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Nowadays, having fun needs to be taken seriously

UPDATED: Thu., June 10, 2021

Tyler Jeffrey casts a net to catch shad while fishing with his wife on May 11, 2021, in West Virginia. Catching their own bait saves the couple money they apply to fish-finding electronics and other angling necessities.  (John McCoy/Charleston Gazette-Mail/Associated Press)
Tyler Jeffrey casts a net to catch shad while fishing with his wife on May 11, 2021, in West Virginia. Catching their own bait saves the couple money they apply to fish-finding electronics and other angling necessities. (John McCoy/Charleston Gazette-Mail/Associated Press)
By Jill U. Adams Special to the Washington Post

One day early in the pandemic, after I dropped my daughter at her job, I went for a long drive on some country roads. I surfed the radio and gazed at the greens of spring out my window. It was a dose of freedom in a constrained and uncertain time.

It was spontaneous, and it was fun. The experts who study fun – and take it seriously – say we need more of it, especially now. Now that I’m fully vaccinated and pandemic limits are fewer, I plan to seek out more fun.

Fun is in the eye of the beholder, which makes it a rather difficult thing to define – or to study. Riding a roller coaster might be fun for one person but not another; likewise, fishing, playing video games, dancing, visiting antique shops, doing puzzles or attending a hockey game.

Fun can be social – something done with others – or solitary, says Scott Eberle, a researcher and Psychology Today columnist who previously worked at Strong National Museum of Play in Rochester, N.Y. After months of isolation, he says, “We know how to play solitaire.”

Perhaps now is a good time to try something new.

“Most of us have overconfidence about what we like,” says Travis Oh, who studies consumer behavior at Yeshiva University. When you go to a favorite restaurant, no matter how long the menu, you’ll probably order something you’ve had before.

“The biases we have as consumers keep us from trying new things,” he says, which can be as true for fun activities as it is for menu options. Trying new things provides its own fun, and the same can be true of spontaneity.

To try to define what makes something fun, Oh and his team interviewed 21 people ranging from teens to 70-somethings about how they do fun. Two common features emerged from the wide range of activities that participants cited:

• A sense of release or liberation from workaday lives.

• How engaged or immersed people felt during the activity.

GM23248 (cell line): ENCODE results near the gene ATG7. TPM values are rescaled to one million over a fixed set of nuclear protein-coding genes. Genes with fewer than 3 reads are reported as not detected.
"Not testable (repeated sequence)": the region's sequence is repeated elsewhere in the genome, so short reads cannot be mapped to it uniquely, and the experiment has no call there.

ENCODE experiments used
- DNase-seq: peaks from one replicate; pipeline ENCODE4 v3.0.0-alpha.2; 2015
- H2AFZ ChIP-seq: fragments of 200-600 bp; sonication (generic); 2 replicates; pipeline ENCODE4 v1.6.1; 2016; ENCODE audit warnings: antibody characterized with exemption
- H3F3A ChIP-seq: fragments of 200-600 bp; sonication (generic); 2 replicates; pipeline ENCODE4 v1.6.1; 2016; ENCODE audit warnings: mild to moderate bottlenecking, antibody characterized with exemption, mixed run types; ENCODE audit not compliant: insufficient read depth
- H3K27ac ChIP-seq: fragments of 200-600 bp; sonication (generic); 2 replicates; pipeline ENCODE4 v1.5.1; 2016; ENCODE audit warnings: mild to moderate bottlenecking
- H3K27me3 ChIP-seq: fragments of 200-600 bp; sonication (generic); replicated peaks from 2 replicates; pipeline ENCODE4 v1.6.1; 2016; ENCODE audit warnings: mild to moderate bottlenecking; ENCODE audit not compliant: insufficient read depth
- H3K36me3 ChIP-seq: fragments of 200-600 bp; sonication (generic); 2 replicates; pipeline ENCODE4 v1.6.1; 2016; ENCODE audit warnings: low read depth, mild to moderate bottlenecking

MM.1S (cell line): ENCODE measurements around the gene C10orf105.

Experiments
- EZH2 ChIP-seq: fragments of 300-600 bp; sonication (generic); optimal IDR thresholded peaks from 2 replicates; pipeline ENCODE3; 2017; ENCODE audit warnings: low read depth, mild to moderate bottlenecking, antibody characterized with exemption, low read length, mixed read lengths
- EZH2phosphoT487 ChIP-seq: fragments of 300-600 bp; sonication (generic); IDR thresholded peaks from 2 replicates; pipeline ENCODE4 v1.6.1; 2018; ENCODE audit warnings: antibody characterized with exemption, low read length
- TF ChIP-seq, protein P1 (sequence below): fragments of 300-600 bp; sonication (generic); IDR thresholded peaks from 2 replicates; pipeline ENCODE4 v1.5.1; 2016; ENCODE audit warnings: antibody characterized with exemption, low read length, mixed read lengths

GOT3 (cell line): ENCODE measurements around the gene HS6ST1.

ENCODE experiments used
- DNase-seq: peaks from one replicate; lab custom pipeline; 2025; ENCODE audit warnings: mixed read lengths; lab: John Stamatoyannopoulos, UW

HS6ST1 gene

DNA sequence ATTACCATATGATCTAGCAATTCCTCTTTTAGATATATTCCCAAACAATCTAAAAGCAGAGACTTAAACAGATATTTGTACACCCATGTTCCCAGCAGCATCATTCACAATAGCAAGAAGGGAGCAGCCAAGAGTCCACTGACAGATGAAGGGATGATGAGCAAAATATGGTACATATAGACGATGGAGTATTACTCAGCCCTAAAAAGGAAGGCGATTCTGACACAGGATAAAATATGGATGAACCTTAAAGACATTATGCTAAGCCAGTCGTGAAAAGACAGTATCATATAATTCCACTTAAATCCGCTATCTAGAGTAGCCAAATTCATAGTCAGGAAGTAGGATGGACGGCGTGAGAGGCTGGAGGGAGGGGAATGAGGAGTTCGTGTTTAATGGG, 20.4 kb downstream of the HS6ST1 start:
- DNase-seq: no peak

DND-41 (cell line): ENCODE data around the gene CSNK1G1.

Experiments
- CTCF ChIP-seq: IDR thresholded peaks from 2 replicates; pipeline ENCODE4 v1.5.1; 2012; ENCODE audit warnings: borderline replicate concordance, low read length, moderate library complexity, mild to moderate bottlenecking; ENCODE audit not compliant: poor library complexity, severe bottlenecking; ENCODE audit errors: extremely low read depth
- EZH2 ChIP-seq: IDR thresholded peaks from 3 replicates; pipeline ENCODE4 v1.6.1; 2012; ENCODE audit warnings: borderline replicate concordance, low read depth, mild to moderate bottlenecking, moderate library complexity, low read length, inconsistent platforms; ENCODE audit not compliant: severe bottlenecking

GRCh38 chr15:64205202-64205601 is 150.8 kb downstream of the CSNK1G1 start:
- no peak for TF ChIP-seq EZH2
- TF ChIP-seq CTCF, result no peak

Oh also notes that fun experiences are often cordoned off from the rest of life in space or time. You have fun on a baseball diamond or on a Sunday afternoon.

Those boundaries, in turn, may contribute to the sense of free play. “Once there, we get away with things we shouldn’t otherwise,” Eberle says.

Fun is related to play, although they’re not the same. “Play is one way we structure fun,” Oh says, “but you can have fun without play,” as with activities such as daydreaming or watching a film.

There’s lots of research on the benefits of play, mostly in children. The American Academy of Pediatrics says that play promotes learning, cognitive and language development and social-emotional health – especially during a child’s development.

Play also helps to mitigate the toxic aspects of stress. Oh says that the increased number of students reporting depressed feelings may well result from their neglecting fun and taking life too seriously.

What about us oldies? “The effects of play are global,” Eberle says. “The benefits can be physical, social, emotional and intellectual.” Which means, he adds, you could become fitter, more connected, more resilient and wittier if you spent more time at play. Moreover, the point of play is to have fun, Eberle says. “These benefits are actually side effects.”

Susan Magsamen, founder and executive director of the International Arts + Mind Lab at Johns Hopkins University, says the sense of time passing without you noticing is a key element of fun – as is doing things without necessarily having an end goal but just being in the moment.

“We undervalue these things,” she says. It’s letting go of expectations and paying attention to the right now; it’s the language of mindfulness.

Post-pandemic (if that’s where we are now, I’m not sure), do you want to go back to normal? Or do you want to create a new normal that includes more play and more fun?

“It’s a great opportunity to get to the essence of things we took for granted before,” Magsamen says. Given a year-plus of pandemic, politics, economic stress and social justice issues, people’s stress hormones are off the charts, she says.

“We’re in a heightened state of biology. It’s not healthy,” Magsamen says. We need more chemical messengers associated with pleasure, namely oxytocin and dopamine, she says. When those substances are coursing through our veins, she says, “We learn better, we’re more creative, and we’re more resilient.”

Many people consider fun and play as extra activities and opportunities, something to partake in if you have free time. It goes against our work ethics, our to-do lists and all the “shoulds” in our lives. Magsamen says we might promote play, perhaps particularly post-pandemic, from “nice to have” to “need to have.”

“Fun is a counterweight to the burdens of life, such as work, school and parenting in a pandemic,” Oh says. “If you’re not good at spontaneous fun, then schedule it.”

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